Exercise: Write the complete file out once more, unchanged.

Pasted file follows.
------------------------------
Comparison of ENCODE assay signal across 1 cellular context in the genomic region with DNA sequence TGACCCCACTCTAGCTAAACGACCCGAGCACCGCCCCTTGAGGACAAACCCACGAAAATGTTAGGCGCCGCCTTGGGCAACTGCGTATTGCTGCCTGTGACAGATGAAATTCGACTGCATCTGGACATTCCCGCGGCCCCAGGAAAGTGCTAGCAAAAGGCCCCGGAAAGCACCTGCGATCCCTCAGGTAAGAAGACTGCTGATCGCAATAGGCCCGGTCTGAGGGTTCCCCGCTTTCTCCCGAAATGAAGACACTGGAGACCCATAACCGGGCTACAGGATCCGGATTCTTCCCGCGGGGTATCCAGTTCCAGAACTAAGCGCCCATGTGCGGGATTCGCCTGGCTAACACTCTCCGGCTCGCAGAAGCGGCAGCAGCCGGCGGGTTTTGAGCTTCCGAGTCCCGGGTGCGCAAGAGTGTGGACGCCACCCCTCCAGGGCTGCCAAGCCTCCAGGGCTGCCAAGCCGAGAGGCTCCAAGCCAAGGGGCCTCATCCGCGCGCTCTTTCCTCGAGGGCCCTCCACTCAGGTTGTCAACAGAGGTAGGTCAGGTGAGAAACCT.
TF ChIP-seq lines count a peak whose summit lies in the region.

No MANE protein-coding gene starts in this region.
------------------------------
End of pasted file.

Comparison of ENCODE assay signal across 1 cellular context in the genomic region with DNA sequence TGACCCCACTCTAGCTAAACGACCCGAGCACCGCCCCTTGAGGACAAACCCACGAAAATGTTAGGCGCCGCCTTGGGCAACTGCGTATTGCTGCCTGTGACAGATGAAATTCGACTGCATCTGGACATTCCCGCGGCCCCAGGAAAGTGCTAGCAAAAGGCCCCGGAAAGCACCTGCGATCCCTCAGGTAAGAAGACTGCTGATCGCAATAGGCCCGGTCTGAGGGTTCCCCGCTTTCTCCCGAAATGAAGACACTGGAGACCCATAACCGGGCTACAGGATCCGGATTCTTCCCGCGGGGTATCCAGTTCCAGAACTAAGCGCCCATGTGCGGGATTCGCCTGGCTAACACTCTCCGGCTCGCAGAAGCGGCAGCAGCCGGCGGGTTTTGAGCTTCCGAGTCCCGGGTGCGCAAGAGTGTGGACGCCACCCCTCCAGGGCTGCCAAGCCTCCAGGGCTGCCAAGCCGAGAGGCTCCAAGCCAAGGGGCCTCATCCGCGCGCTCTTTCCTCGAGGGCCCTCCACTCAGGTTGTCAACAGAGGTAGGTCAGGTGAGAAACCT.
TF ChIP-seq lines count a peak whose summit lies in the region.

No MANE protein-coding gene starts in this region.